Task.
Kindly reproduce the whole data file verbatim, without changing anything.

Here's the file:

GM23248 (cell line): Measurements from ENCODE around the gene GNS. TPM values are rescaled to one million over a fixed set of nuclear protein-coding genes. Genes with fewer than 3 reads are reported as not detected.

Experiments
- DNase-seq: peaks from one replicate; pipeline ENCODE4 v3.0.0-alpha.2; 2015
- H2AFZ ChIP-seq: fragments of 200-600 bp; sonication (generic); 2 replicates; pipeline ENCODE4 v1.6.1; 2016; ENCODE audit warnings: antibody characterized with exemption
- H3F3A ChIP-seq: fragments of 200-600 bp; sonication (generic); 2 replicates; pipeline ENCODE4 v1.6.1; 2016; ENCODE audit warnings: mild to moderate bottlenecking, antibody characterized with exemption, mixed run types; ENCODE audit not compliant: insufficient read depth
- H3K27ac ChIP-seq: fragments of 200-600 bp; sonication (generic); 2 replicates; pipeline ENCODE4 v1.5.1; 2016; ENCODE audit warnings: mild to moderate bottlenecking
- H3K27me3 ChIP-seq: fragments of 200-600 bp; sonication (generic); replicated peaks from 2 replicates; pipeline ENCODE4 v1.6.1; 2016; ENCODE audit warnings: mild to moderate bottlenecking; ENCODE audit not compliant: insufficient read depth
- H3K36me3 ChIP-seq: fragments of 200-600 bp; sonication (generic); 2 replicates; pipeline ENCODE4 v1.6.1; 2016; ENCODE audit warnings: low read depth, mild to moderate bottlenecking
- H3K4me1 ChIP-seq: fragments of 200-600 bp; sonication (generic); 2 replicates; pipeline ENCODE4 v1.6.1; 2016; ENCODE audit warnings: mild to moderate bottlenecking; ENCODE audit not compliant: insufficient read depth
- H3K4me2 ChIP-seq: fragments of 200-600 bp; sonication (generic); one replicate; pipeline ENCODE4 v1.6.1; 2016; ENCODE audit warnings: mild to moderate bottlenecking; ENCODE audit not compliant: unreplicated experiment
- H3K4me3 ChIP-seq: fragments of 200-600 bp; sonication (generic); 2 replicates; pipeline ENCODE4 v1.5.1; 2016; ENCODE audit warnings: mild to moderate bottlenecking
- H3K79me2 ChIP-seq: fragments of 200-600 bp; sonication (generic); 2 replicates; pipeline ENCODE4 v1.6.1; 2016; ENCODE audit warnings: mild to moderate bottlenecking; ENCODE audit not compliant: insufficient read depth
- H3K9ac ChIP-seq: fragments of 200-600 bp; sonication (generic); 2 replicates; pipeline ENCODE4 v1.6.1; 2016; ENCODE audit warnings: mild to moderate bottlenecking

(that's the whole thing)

GM23248 (cell line): Measurements from ENCODE around the gene GNS. TPM values are rescaled to one million over a fixed set of nuclear protein-coding genes. Genes with fewer than 3 reads are reported as not detected.

Experiments
- DNase-seq: peaks from one replicate; pipeline ENCODE4 v3.0.0-alpha.2; 2015
- H2AFZ ChIP-seq: fragments of 200-600 bp; sonication (generic); 2 replicates; pipeline ENCODE4 v1.6.1; 2016; ENCODE audit warnings: antibody characterized with exemption
- H3F3A ChIP-seq: fragments of 200-600 bp; sonication (generic); 2 replicates; pipeline ENCODE4 v1.6.1; 2016; ENCODE audit warnings: mild to moderate bottlenecking, antibody characterized with exemption, mixed run types; ENCODE audit not compliant: insufficient read depth
- H3K27ac ChIP-seq: fragments of 200-600 bp; sonication (generic); 2 replicates; pipeline ENCODE4 v1.5.1; 2016; ENCODE audit warnings: mild to moderate bottlenecking
- H3K27me3 ChIP-seq: fragments of 200-600 bp; sonication (generic); replicated peaks from 2 replicates; pipeline ENCODE4 v1.6.1; 2016; ENCODE audit warnings: mild to moderate bottlenecking; ENCODE audit not compliant: insufficient read depth
- H3K36me3 ChIP-seq: fragments of 200-600 bp; sonication (generic); 2 replicates; pipeline ENCODE4 v1.6.1; 2016; ENCODE audit warnings: low read depth, mild to moderate bottlenecking
- H3K4me1 ChIP-seq: fragments of 200-600 bp; sonication (generic); 2 replicates; pipeline ENCODE4 v1.6.1; 2016; ENCODE audit warnings: mild to moderate bottlenecking; ENCODE audit not compliant: insufficient read depth
- H3K4me2 ChIP-seq: fragments of 200-600 bp; sonication (generic); one replicate; pipeline ENCODE4 v1.6.1; 2016; ENCODE audit warnings: mild to moderate bottlenecking; ENCODE audit not compliant: unreplicated experiment
- H3K4me3 ChIP-seq: fragments of 200-600 bp; sonication (generic); 2 replicates; pipeline ENCODE4 v1.5.1; 2016; ENCODE audit warnings: mild to moderate bottlenecking
- H3K79me2 ChIP-seq: fragments of 200-600 bp; sonication (generic); 2 replicates; pipeline ENCODE4 v1.6.1; 2016; ENCODE audit warnings: mild to moderate bottlenecking; ENCODE audit not compliant: insufficient read depth
- H3K9ac ChIP-seq: fragments of 200-600 bp; sonication (generic); 2 replicates; pipeline ENCODE4 v1.6.1; 2016; ENCODE audit warnings: mild to moderate bottlenecking